Petron expects P2-B profit a month
PETRON Corp. is expecting to earn P2 billion a month this year if the prices of crude remain stable for the rest of the year, although its refinery will shut down some time in April and May for a regulator maintenance inspection.
“Kung stable ang prices ng crude oil (If crude prices are stable), Petron should deliver at least P2-billion net income per month,” said Ramon S. Ang, Petron president and chief executive officer, in a media briefing after the company’s annual stockholders meeting on Tuesday at Valle Verde Country Club in Pasig City.
The refinery shutdown occurs every five years to make way for a “calendar inspection maintenance.” The temporary closure usually takes 30 to 35 days and will affect income in April and May.
“Let’s say nawalan kami ng isang buwan (we lost a month of income),” he said. “’Yung contribution ng refinery mga P1 billion ’yon. Still, napakaganda pa rin ng takbo (The refinery’s contribution is about P1 billion. Still, it’s running well).”
After the shutdown, Petron is also set to “tweak” the refinery, which should result in “50 to 70% better income,” Mr. Ang said, adding that the enhancement should produce more petrochemicals and aromatics.
The improvement, which will start “within the next few months,” should take two years, and cost around $500 million, the Petron official said.
Petron reported a 73% jump in consolidated net income to P10.8 billion in 2016. In the first quarter of 2017, the company earned P5.6 billion, doubling the year ago figure of P2.8 billion.
Mr. Ang said volume growth this year would be in double digits, but declined to give a specific figure.
“We keep on growing market share, parami ng parami ang istasyon (the stations are continuously increasing) and every station is increasing volume because of optimization,” he said.
In 2010, the company started its refinery upgrade in what it called Petron Bataan Refinery Master Plan Phase-2 Upgrade (RMP 2) and completed in end-2014. The upgrade turned the facility into a full conversion refining complex that can convert oil production into higher value products such as gasoline, diesel, jet fuel and petrochemicals.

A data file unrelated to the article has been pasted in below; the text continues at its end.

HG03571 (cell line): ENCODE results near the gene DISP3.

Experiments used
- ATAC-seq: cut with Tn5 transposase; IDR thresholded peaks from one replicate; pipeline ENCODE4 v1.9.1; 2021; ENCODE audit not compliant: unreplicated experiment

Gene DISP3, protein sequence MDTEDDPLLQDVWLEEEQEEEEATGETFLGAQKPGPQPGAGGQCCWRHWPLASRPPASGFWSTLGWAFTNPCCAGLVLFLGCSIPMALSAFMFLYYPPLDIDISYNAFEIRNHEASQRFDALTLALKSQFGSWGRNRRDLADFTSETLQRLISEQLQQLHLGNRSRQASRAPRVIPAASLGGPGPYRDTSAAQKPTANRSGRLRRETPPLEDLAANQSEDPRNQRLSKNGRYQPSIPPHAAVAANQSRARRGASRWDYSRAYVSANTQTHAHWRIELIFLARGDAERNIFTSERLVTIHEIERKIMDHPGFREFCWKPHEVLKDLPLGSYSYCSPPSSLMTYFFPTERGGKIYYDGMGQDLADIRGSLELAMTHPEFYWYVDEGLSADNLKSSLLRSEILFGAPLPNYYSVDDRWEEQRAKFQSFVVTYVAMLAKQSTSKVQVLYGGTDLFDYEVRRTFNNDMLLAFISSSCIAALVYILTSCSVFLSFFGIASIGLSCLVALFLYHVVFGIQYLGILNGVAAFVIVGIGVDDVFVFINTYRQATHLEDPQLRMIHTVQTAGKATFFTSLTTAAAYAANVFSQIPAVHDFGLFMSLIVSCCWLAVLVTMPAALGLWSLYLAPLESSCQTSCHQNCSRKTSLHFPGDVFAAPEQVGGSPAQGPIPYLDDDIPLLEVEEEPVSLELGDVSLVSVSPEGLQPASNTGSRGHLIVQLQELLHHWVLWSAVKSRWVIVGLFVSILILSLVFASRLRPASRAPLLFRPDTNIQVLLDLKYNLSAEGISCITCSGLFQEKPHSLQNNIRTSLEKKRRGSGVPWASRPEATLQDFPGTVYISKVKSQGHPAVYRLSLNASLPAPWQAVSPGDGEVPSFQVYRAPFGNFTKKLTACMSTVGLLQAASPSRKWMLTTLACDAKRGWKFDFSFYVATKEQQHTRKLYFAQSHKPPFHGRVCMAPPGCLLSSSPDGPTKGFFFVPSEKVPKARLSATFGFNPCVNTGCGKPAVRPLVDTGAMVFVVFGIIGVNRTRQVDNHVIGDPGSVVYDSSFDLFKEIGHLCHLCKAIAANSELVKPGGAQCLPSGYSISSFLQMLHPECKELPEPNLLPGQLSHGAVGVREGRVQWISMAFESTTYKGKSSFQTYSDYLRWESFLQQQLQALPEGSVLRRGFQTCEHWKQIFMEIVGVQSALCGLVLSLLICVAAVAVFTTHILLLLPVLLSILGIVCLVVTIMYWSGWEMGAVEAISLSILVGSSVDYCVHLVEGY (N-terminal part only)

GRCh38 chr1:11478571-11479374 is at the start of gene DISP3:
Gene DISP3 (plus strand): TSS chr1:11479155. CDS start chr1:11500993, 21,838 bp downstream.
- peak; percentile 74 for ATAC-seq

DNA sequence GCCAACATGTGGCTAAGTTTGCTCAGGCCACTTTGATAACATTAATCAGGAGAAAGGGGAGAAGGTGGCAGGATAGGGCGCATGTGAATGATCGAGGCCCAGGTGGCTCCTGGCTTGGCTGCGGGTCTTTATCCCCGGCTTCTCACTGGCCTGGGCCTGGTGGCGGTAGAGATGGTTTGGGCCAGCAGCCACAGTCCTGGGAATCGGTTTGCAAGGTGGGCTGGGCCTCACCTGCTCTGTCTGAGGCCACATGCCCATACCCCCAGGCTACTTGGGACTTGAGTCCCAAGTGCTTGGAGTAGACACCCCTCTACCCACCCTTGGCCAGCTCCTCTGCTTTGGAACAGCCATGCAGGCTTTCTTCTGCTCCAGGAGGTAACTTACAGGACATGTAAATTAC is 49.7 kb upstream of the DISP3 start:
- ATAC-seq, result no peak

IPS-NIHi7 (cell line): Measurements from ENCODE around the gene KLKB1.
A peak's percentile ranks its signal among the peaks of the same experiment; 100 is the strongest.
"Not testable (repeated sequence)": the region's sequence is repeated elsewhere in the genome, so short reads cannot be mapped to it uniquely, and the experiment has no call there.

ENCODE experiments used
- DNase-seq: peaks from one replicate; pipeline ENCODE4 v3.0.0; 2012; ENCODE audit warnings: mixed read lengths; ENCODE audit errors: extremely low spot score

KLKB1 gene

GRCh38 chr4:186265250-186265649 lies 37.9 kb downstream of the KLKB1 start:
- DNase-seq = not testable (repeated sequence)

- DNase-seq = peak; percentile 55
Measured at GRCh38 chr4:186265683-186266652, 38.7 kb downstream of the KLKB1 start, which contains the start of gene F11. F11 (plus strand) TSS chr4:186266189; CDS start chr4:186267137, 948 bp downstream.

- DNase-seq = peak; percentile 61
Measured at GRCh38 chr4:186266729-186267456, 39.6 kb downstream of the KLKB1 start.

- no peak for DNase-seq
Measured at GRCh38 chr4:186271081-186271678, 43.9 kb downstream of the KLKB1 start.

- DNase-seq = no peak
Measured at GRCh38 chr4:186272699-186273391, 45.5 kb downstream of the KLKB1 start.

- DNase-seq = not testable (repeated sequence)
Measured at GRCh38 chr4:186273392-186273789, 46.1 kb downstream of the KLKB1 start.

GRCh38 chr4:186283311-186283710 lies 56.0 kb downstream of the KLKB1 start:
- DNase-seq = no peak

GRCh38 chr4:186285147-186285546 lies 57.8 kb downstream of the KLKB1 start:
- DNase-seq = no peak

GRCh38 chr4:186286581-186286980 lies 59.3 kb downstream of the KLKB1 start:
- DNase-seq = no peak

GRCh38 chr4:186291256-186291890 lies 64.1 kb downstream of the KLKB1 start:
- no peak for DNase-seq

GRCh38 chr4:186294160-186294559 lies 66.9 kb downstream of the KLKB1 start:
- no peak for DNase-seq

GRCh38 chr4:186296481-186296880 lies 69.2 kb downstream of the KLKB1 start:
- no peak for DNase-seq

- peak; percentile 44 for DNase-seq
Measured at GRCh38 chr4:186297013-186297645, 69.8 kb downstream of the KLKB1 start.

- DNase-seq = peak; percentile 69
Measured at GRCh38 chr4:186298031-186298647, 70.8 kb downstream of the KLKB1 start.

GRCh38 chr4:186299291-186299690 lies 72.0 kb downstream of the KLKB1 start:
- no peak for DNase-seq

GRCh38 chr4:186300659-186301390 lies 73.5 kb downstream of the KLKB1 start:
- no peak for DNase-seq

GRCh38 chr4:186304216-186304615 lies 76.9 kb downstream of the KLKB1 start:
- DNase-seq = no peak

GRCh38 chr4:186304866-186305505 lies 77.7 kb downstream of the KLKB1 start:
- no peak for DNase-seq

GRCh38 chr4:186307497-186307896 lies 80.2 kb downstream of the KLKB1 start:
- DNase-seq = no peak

Mr. Ang said the existing refinery, which produces 180,000 barrels a day is set to expand to make 260,000 barrels per day.
Petron owns and manages an oil distribution infrastructure with 30 depots, terminals and airport installations and approximately 2,200 retail service stations in the Philippines. It also has 10 product terminals and more than 560 retail service stations in Malaysia.
Petron also owns a refinery in Malaysia with a capacity of 88,000 barrels per day.
Mr. Ang said the Malaysian business contributes around 25% to Petron’s operations, but its growth has yet to be maximized.
“It will only grow if we invest in a Malaysian refinery upgrade, otherwise para ka lang nagba-buy and sell (you only seem to be buying and selling),” he said.
“The Malaysian refinery we have to upgrade, and we are at the moment finalizing the study to do the upgrade,” he said.
Mr. Ang described Malaysia as a “very big” market with “so much potential, noting that its 25 million population consumes 68,000 barrels a day. To compare, the Philippines has around 100 million people and consumes 350,000 barrels daily.
He said the expansion in the Southeast Asian country could possibly deliver around 150,000 barrels a day. The upgrade should cost at least $1.5 billion, he added.
Mr. Ang said Petron was also finalizing a study to build a “completely new refinery” but this will be designed mostly to produce petrochemicals, which offers huge potential.
“Right now we have a target location and we are in the process of acquiring or doing lease agreement or joint venture agreement with the land owners,” he said.
The new complex requires a location with a size of at least 2,000 hectares and a deep seaport, Mr. Ang said, adding that its output should be around 250,000 barrels a day. He placed the price tag for the project at $15-$20 billion.
The Petron executive said it has two foreign partners in the venture, but declined give further details. The refinery should take three to three-and-a-half years to built, he added.
“This is one of the biggest investment ever undertaken in the history of the Philippines,” Mr. Ang said.
On Tuesday, shares in Petron closed 3.2% to P10.32 each.